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PyTorch

PyTorch is an optimized tensor library for deep learning using GPUs and CPUs.

Installation

Tip

To avoid memory limitations on the login nodes, request an interactive session to complete your installation process. PyTorch and its' dependencies can require more memory than what is allocated as default. Please see the documentation on how to request more resources when using CREATE HPC.

Using conda environments

Conda is an excellent framework for running repeatable analysis, and to avoid taking up storage space in the default conda location of your home directory the following examples assume you have created a non-standard conda package cache location, however, this is not a requirement and the standard method will work just as well.

To install PyTorch in a conda environment:

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$ module load anaconda3/2022.10-gcc-13.2.0
$ cd /scratch/users/k1234567/conda
$ conda create --prefix ./torch-env -c pytorch -c conda-forge python=3.10.12 \
  pytorch=2.0.1 cudatoolkit=11.7 torchvision torchaudio
$ conda activate /scratch/users/k1234567/conda/torch-env

Using virtualenv

Using anaconda environments is the recommended way to install PyTorch. Though you can still use pip and virtualenv to install and run it. First make sure you are on the GPU node, then run:

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$ module load cudnn/8.7.0.84-11.8-gcc-11.4.0
$ module load cuda/11.8.0-gcc-11.4.0
$ virtualenv pytorch-venv
$ pip install torch torchvision numpy
$ python3
>>> import torch
>>> print("Number of GPUs active: ", torch.cuda.device_count())

Installing from source

PyTorch can be installed from source alongside packages from the recommended Anaconda distribution, this option will allow you to make your own changes and even install the absolute latest version, which you can find more information about from the PyTorch source website. It is also possible to specify a particular preferred release and complete your installation from there:

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$ module load anaconda3/2022.10-gcc-10.3.0
$ cd /scratch/users/k1234567/conda
$ conda create --prefix ./torch-src-install-env -c conda-forge -c pytorch \
  python=3.10.12 astunparse numpy ninja pyyaml setuptools cmake cffi \
  typing_extensions future six requests dataclasses nccl mkl mkl-include \
  magma-cuda117 cudatoolkit=11.7
$ conda activate /scratch/users/k1234567/conda/torch-src-install-env
$ module load cuda/11.8.0-gcc-11.4.0
$ module load cudnn/8.7.0.84-11.8-gcc-11.4.0
$ cd /your/project/software/location/
$ git clone https://github.com/pytorch/pytorch.git
$ cd pytorch
$ git checkout tags/v2.0.1
$ python setup.py install

Please note, if you have no requirement for the absolute latest version or do not plan on interacting with the PyTorch source code, then installing PyTorch from a package manager may be the best and most efficient solution for your project requirements.

Using Singularity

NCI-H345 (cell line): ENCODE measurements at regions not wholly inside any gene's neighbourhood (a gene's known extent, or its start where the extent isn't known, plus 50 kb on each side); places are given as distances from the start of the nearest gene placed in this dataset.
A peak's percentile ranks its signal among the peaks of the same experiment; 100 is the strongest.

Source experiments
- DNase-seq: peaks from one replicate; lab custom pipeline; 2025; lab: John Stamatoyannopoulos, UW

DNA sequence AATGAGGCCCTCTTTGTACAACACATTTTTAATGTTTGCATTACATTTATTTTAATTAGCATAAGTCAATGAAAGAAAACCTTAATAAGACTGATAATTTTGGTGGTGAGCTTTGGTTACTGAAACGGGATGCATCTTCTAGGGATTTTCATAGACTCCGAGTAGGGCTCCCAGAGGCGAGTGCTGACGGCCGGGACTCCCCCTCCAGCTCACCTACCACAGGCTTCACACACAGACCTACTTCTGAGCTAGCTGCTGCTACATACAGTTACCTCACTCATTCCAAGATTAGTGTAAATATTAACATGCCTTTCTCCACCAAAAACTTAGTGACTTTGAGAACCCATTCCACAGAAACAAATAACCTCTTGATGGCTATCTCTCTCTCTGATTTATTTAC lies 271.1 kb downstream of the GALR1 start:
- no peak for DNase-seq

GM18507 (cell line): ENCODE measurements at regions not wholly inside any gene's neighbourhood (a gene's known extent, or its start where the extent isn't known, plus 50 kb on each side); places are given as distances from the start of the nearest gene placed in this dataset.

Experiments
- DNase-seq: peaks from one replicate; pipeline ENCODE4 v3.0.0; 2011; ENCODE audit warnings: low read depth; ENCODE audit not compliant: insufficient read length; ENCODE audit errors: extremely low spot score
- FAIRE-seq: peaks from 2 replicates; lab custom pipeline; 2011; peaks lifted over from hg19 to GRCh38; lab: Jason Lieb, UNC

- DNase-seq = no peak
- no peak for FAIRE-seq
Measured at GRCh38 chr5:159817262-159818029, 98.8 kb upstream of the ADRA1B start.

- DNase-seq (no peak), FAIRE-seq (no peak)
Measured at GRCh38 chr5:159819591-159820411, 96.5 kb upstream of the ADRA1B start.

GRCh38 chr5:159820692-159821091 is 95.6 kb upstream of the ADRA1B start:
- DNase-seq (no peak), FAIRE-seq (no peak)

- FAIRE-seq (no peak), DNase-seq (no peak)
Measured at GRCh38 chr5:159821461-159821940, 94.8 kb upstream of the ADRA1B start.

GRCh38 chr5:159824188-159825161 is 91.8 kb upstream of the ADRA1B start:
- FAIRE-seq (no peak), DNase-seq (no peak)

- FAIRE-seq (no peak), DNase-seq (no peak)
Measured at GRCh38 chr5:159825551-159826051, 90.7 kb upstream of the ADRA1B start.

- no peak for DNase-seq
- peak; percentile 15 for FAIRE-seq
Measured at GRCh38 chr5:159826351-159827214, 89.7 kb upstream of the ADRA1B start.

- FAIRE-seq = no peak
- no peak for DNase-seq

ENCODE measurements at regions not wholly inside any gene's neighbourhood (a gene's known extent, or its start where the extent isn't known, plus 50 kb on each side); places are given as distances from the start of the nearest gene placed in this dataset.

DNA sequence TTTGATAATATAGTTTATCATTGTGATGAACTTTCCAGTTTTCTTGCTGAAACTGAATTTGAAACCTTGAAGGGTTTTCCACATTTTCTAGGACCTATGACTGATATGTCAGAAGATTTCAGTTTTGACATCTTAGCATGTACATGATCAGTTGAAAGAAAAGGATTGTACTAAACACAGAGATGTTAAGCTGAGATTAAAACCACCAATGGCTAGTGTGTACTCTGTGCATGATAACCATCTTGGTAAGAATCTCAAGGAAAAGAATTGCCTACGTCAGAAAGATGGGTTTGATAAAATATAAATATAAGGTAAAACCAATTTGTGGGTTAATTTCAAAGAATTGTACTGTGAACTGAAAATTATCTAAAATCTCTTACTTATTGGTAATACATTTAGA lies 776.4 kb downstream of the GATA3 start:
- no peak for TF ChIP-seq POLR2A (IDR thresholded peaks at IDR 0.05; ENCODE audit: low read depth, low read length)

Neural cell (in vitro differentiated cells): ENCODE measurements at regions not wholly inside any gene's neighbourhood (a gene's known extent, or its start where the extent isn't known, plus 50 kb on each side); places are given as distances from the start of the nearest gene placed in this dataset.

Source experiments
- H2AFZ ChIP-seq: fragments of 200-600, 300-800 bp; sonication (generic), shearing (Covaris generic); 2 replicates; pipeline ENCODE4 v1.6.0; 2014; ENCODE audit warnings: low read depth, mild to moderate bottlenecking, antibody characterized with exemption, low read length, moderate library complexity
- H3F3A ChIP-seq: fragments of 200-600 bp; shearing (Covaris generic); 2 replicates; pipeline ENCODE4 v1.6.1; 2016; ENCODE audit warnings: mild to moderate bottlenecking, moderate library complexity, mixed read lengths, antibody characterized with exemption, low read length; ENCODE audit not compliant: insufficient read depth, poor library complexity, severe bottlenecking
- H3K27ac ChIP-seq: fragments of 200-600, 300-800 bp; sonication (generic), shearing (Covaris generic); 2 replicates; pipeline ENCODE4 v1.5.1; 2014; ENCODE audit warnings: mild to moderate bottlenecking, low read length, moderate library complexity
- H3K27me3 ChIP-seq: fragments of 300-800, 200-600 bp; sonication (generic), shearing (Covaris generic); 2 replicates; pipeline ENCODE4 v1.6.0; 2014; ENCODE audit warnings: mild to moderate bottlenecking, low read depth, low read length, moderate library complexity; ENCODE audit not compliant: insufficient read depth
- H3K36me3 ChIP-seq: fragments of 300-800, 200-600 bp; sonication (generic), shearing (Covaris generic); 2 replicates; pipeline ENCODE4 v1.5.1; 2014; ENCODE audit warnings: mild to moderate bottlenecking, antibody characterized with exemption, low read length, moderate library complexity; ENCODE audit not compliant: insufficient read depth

You can also use singularity to run a docker container of a GPU enabled PyTorch. Your only prerequisite is to be on the GPU node.

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singularity pull docker://pytorch/pytorch:2.0.1-cuda11.7-cudnn8-runtime

To test whether you have access to the GPU through the PyTorch container run:

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$ singularity shell --nv pytorch_2.0.1-cuda11.7-cudnn8-runtime.sif
Singularity> python
>>> import torch
>>> print(torch.cuda.get_device_name())

PyTorch and launching a Jupyter notebook for GPU usage

For a complete guide on how to launch Jupyter on CREATE HPC, then please refer to our guide document here. To create a conda environment for installing Jupyter lab:

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cd /scratch/users/k1234567/conda
conda create --prefix ./jenv python=3.10.12
conda activate /scratch/users/k1234567/conda/jenv
conda install -c conda-forge jupyterlab
conda deactivate

The version of Python has been specified so that it works with the module version of py-torch on CREATE, this avoids having to build the PyTorch software in the same conda environment.

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#!/bin/bash -l

#SBATCH --job-name=torch-jupyter
#SBATCH --partition=gpu
#SBATCH --gres=gpu
#SBATCH --signal=USR2
#SBATCH --time=02:00:00

module load anaconda3/2022.10-gcc-13.2.0

# WAITING ON PYTORCH MODULE
module load py-torch/1.10.0-gcc-10.3.0-openmpi-4.1.3-python3+-chk-version

# get unused socket per https://unix.stackexchange.com/a/132524
readonly DETAIL=$(python -c 'import datetime; print(datetime.datetime.now())')
readonly IPADDRESS=$(hostname -I | tr ' ' '\n' | grep '10.211.4.')
readonly PORT=$(python -c 'import socket; s=socket.socket(); s.bind(("", 0)); print(s.getsockname()[1]); s.close()')
cat 1>&2 <<END
1. SSH tunnel from your workstation using the following command:

   ssh -NL 8888:${HOSTNAME}:${PORT} ${USER}@hpc.create.kcl.ac.uk

   and point your web browser to http://localhost:8888/lab?token=<add the token from the jupyter output below>

Time started: ${DETAIL}

When done using the notebook, terminate the job by
issuing the following command on the login node:

      scancel -f ${SLURM_JOB_ID}

END

source /users/${USER}/.bashrc
source activate /scratch/users/k1234567/conda/jenv
# source jvenv/bin/activate
jupyter-lab --port=${PORT} --ip=${IPADDRESS} --no-browser

printf 'notebook exited' 1>&2

Testing GPU access with PyTorch in Jupyter

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In [1]: import torch

In [2]: torch.cuda.current_device()
Out[2]: 0

In [3]: torch.cuda.device(0)
Out[3]: <torch.cuda.device object at 0x7fbec69d23a0>

In [4]: torch.cuda.device_count()
Out[4]: 1

In [5]: torch.cuda.get_device_name(0)
Out[5]: 'NVIDIA A100-SXM4-40GB'